Getting Enough Iron in Your Diet

Iron is a natural mineral present in many foods. Iron is also added to many food products, and is also included in multi-vitamins and as a dietary supplement. According to the National Institute of Health

Iron is an essential component of hemoglobin, an erythrocyte protein that transfers oxygen from the lungs to the tissues [1]. As a component of myoglobin, a protein that provides oxygen to muscles, iron supports metabolism. Iron is also necessary for growth, development, normal cellular functioning, and synthesis of some hormones and connective tissue. National Institute for Health

Anemia in the U.S. is uncommon but not unheard of, and in seniors “unexplained anemia” is not uncommon in adults over 65 years of age. People more susceptible to anemia include children and infants, pregnant women, individuals with liver or blood disorders, frequent blood donors, people with intestinal or colon disease and those with cancer.

It is uncommon for adults to suffer from too much iron but taking more than 20 mg/kg iron from supplements or medicines can cause stomach upset, constipation, nausea, abdominal pain, vomiting, or faintness. Iron is best taken with a meal and not on an empty stomach.

Symptoms of Anemia

The signs and symptoms of anemia are subtle and can be easily confused with other health problems both minor and serious. A simple blood test can identify if you are anemic. Be sure to consult with your doctor before adding supplements into your diet  as they may need to be taken with a meal or on an empty stomach. Some supplements conflict with medications and other supplements, so be sure to check with your doctor or naturopath.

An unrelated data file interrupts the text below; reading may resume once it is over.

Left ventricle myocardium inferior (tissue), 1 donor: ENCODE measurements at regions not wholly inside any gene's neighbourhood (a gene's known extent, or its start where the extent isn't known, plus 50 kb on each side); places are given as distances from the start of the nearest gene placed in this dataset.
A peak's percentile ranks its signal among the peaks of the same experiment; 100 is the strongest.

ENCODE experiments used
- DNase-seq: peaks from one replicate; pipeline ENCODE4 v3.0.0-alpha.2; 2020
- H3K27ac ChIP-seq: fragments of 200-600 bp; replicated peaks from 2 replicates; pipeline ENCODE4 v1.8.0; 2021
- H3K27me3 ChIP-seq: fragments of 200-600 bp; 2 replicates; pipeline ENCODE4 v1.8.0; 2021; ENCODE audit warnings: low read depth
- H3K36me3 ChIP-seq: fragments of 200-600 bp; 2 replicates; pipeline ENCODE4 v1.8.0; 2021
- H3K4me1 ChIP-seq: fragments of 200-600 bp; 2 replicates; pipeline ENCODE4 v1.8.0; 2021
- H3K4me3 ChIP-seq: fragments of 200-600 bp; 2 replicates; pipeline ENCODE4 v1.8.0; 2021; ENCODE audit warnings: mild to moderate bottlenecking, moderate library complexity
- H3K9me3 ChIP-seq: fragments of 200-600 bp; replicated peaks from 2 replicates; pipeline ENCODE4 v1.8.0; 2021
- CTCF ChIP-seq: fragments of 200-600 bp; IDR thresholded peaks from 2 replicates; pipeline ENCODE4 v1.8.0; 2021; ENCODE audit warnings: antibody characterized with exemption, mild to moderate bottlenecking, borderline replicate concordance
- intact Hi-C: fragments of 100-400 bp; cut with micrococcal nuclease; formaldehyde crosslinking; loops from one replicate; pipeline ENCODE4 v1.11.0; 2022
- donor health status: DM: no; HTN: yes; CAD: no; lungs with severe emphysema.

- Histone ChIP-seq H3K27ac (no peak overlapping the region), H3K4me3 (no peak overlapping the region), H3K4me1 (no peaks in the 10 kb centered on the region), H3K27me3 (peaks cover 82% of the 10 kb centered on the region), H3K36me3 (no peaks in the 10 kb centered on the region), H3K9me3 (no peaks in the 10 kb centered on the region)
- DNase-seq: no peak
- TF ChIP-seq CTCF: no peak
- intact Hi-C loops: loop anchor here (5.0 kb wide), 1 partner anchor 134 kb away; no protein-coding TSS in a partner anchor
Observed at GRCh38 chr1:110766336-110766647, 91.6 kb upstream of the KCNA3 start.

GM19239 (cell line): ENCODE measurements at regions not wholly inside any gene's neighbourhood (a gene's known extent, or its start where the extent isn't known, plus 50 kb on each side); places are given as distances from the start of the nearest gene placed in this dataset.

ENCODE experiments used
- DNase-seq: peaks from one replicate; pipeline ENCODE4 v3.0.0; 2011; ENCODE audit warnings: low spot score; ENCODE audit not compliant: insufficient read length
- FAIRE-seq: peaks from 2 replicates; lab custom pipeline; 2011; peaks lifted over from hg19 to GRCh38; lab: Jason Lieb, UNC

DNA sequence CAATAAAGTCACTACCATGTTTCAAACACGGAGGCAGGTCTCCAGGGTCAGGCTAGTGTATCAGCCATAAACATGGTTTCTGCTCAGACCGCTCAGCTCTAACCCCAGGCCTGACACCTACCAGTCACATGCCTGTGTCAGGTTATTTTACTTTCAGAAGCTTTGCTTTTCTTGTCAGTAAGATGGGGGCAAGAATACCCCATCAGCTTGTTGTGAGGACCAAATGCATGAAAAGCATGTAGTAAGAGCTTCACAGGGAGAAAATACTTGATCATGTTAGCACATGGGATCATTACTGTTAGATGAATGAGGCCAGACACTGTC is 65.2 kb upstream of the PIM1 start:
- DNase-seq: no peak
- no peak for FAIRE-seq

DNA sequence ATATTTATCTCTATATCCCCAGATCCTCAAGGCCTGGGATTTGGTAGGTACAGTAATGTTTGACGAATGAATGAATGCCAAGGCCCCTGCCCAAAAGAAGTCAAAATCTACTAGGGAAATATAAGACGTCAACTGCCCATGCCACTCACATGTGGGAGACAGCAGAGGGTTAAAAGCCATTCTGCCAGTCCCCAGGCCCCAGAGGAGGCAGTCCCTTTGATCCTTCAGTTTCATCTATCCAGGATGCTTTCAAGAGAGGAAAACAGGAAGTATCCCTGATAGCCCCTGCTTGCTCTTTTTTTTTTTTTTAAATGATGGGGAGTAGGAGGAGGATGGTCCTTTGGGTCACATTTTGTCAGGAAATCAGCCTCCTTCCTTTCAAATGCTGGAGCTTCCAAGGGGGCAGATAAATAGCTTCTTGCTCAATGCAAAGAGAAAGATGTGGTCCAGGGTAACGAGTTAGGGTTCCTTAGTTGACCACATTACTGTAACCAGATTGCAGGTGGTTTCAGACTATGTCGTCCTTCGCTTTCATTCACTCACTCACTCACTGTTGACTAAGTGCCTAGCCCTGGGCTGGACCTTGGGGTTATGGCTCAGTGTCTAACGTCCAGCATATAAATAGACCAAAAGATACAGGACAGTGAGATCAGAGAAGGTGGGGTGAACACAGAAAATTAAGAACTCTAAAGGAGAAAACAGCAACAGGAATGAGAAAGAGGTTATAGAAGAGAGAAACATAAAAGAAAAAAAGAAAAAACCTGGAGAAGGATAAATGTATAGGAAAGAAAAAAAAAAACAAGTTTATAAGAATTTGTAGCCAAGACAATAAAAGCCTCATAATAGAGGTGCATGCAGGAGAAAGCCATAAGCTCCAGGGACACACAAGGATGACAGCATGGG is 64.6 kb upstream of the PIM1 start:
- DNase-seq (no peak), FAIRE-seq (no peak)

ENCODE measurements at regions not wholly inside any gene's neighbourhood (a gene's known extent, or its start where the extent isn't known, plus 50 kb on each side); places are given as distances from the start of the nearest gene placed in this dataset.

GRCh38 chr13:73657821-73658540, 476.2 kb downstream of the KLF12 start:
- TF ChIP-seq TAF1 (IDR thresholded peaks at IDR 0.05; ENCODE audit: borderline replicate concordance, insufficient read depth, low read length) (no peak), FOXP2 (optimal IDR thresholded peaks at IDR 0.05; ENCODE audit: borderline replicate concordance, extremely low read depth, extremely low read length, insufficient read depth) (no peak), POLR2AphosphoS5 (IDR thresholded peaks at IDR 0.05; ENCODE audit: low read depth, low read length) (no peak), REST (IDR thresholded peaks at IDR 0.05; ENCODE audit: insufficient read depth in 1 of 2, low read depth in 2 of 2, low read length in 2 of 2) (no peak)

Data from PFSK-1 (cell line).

Symptoms of anemia may include:

  • Fatigue
  • Weakness
  • Pale or yellowish skin
  • Irregular heartbeats
  • Shortness of breath
  • Dizziness or lightheadedness
  • Chest pain
  • Cold hands and feet
  • Headache
 As you can see, symptoms are not enough to determine if you are anemic, so ask your doctor about a blood test. In the meantime, you can add some of the delicious foods below that will naturally increase your levels of iron.

I’ve prepared a list of high iron foods that are suitable for everyone including those on low sugar, low glycemic and diabetic diets. With the exception of the dried apricots which are higher in sugar, but also high in iron, most are not going to dramatically raise your blood sugar when recommended portions are followed.

Food high in Iron (8-10 mg a serving)

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  • Dried Apricots
  •  Apple Sauce
  •  Asparagus
  •  Avocado
  •  Banana
  •  Barley
  •  Beans (white)
  •  Beet greens (cooked)
  •  Beets (cooked)
  •  Blackberries
  •  Blueberries
  •  Broccoli
  •  Kimchi (cabbage based)
  •  Oatmeal
  •  Chard or Spinach (cooked)
  •  Lentils
  •  Dark Chocolate
  •  Tofu
  •  Chickpeas (aka Garbanzo beans)
  •  Cashews
  •  Chicken
  •  Tuna